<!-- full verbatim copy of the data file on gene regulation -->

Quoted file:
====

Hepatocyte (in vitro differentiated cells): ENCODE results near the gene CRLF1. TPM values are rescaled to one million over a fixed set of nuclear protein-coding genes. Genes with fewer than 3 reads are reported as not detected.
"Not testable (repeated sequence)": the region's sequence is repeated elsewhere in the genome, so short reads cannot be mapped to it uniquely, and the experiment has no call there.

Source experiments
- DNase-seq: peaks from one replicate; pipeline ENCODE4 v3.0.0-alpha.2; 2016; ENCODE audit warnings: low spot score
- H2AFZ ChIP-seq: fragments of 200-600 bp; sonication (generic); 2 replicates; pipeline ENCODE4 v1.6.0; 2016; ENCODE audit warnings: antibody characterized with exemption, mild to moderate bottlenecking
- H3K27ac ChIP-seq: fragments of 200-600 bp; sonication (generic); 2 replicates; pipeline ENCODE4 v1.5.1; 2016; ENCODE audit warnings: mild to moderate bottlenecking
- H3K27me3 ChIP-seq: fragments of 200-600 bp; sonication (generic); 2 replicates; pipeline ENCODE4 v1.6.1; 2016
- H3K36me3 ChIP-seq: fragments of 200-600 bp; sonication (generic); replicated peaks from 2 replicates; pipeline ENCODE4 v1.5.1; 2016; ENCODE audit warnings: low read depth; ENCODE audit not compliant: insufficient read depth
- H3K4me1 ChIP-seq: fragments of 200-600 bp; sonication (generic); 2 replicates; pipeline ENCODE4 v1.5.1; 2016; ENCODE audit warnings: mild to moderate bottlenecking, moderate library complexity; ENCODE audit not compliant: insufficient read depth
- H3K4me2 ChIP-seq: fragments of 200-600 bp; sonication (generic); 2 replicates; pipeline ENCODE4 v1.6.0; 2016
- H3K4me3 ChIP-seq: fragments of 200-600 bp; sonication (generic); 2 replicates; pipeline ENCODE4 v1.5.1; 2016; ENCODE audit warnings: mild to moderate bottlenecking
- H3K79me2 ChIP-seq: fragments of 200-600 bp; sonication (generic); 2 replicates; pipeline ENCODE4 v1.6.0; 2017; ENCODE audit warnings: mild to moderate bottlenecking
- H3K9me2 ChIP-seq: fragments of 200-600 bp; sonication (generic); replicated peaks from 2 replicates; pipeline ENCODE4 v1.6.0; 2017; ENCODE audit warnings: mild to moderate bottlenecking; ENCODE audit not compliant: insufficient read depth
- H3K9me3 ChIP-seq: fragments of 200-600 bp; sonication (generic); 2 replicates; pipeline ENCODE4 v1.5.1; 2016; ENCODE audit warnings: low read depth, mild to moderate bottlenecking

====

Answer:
Hepatocyte (in vitro differentiated cells): ENCODE results near the gene CRLF1. TPM values are rescaled to one million over a fixed set of nuclear protein-coding genes. Genes with fewer than 3 reads are reported as not detected.
"Not testable (repeated sequence)": the region's sequence is repeated elsewhere in the genome, so short reads cannot be mapped to it uniquely, and the experiment has no call there.

Source experiments
- DNase-seq: peaks from one replicate; pipeline ENCODE4 v3.0.0-alpha.2; 2016; ENCODE audit warnings: low spot score
- H2AFZ ChIP-seq: fragments of 200-600 bp; sonication (generic); 2 replicates; pipeline ENCODE4 v1.6.0; 2016; ENCODE audit warnings: antibody characterized with exemption, mild to moderate bottlenecking
- H3K27ac ChIP-seq: fragments of 200-600 bp; sonication (generic); 2 replicates; pipeline ENCODE4 v1.5.1; 2016; ENCODE audit warnings: mild to moderate bottlenecking
- H3K27me3 ChIP-seq: fragments of 200-600 bp; sonication (generic); 2 replicates; pipeline ENCODE4 v1.6.1; 2016
- H3K36me3 ChIP-seq: fragments of 200-600 bp; sonication (generic); replicated peaks from 2 replicates; pipeline ENCODE4 v1.5.1; 2016; ENCODE audit warnings: low read depth; ENCODE audit not compliant: insufficient read depth
- H3K4me1 ChIP-seq: fragments of 200-600 bp; sonication (generic); 2 replicates; pipeline ENCODE4 v1.5.1; 2016; ENCODE audit warnings: mild to moderate bottlenecking, moderate library complexity; ENCODE audit not compliant: insufficient read depth
- H3K4me2 ChIP-seq: fragments of 200-600 bp; sonication (generic); 2 replicates; pipeline ENCODE4 v1.6.0; 2016
- H3K4me3 ChIP-seq: fragments of 200-600 bp; sonication (generic); 2 replicates; pipeline ENCODE4 v1.5.1; 2016; ENCODE audit warnings: mild to moderate bottlenecking
- H3K79me2 ChIP-seq: fragments of 200-600 bp; sonication (generic); 2 replicates; pipeline ENCODE4 v1.6.0; 2017; ENCODE audit warnings: mild to moderate bottlenecking
- H3K9me2 ChIP-seq: fragments of 200-600 bp; sonication (generic); replicated peaks from 2 replicates; pipeline ENCODE4 v1.6.0; 2017; ENCODE audit warnings: mild to moderate bottlenecking; ENCODE audit not compliant: insufficient read depth
- H3K9me3 ChIP-seq: fragments of 200-600 bp; sonication (generic); 2 replicates; pipeline ENCODE4 v1.5.1; 2016; ENCODE audit warnings: low read depth, mild to moderate bottlenecking